The liver diseases caused by alcohol are fatty liver disease, hepatitis and cirrhosis. When alcohol is burned in the liver, it alters the liver’s metabolism. This has various effects, such as disturbing the utilisation of nutrients. Fatty acids from food cannot be burned and fat begins to accumulate in the liver. Once the alcohol has been removed from the body, the fat that has formed in the liver disappears. However, if you continually consume alcohol, the accumulated fat will not be removed. This is why heavy, long-term consumption of alcohol results in fatty liver disease. Without treatment, it may become infected and lead to hepatitis. If you stop drinking, your liver can recover, but if you continue drinking, the disease can progress to cirrhosis. Cirrhosis is incurable, as destroyed liver tissue cannot regenerate.
More information Munuais- ja maksaliitto (in Finnish).
Diabetes is a metabolic disorder characterised by too much glucose in the blood, that is, a high blood sugar concentration. The effect that alcohol has on your blood sugar level depends on both the amount of alcohol you consume and the amount of food you eat. Heavy alcohol consumption, particularly when combined with exercise or not eating, increases the risk of low blood sugar, that is, hypoglycaemia. Diabetics should restrict their alcohol consumption to a maximum of two units per day. If you drink alcohol, you should follow your normal meal rhythm – not forgetting an evening snack – and check your blood sugar levels more frequently than usual. It is inadvisable to drink beverages with high sugar contents, such as liqueurs.
You should avoid drinking alcohol if you have a poor therapeutic equilibrium in your diabetes.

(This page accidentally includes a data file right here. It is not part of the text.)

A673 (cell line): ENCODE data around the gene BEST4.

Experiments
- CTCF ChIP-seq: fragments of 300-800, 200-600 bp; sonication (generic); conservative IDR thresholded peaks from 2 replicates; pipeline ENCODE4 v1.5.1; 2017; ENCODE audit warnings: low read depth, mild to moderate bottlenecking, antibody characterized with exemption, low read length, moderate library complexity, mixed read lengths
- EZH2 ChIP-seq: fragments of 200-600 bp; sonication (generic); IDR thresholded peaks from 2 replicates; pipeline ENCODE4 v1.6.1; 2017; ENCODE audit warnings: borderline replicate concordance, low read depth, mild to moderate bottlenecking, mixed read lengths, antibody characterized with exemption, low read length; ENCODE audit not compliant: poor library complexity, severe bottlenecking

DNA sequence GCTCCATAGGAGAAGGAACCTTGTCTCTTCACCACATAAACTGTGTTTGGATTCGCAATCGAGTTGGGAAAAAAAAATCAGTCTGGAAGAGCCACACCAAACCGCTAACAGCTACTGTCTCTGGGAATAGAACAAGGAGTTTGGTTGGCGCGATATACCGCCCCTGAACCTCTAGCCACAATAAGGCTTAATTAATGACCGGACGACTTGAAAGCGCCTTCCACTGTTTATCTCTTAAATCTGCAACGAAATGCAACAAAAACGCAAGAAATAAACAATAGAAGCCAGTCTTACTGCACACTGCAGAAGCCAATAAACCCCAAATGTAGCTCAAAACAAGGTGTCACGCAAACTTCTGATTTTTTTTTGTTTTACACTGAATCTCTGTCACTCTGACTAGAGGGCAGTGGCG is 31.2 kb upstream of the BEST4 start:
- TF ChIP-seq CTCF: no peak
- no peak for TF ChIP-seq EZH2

Read more at Finnish Diabetes Association.
Alcohol and the heart
Heavy drinking raises the levels of triglycerides in the blood, contributes to weight gain, and increases liver and cerebral diseases. Occasional alcohol use does not affect your blood cholesterol level, but prolonged use raises your HDL cholesterol level. The current understanding is that moderate alcohol use does not reduce the risk of cardiovascular diseases.
The effects of alcohol vary from person to person, and regular use increases the likelihood of addiction, contributes to weight gain, and makes weight control more difficult. Alcohol-related diseases get more common when the number of drinks per day exceeds one for women and two for men. Diseases caused by alcohol are apparently the most common cause of death for working-age Finnish people. Drinking alcohol to prevent cardiovascular diseases is not recommended.
Read more at www.sydanliitto.fi (in Finnish).
Alcohol increases the risk of cancer
In Western industrial nations, alcohol and tobacco are the most significant causal factors in mouth, throat and esophageal cancer. Alcohol can also increase the risk of liver cancer, as it promotes the development of alcoholic hepatitis and cirrhosis. Alcohol also increases the risk of cancer of the large intestine in men. It is likely that alcohol also increases the risk of cancer of the large intestine in women, but the results are not as clear as those for men. The difference in the results probably stems from the fact that, on average, women drink lower volumes of alcohol than men.
The carcinogen acetaldehyde is formed when alcohol is metabolised. Bacteria – and especially those found in the large intestine – oxidise alcohol to form acetaldehyde concentrations that may be thousands of times greater than the concentration in the blood. Cancer of the large intestine is one of the most common cancers in Finland.
Breast cancer is the most common cancer found in Finnish women. The most significant risk factors for breast cancer involve hormonal factors relating to the female life cycle. After the menopause, obesity also increases the incidence of breast cancer. Alcohol is an additional risk for breast cancer. A diet high in folates may reduce the detrimental effects that alcohol has with regard to breast cancer and cancer of the large intestine. Alcohol’s increased cancer risk stems from the volume of alcohol consumed, not the type of beverage consumed, such as beer, wine or spirits.
Read more at All about cancer.Image: Kuvatoimisto Gorilla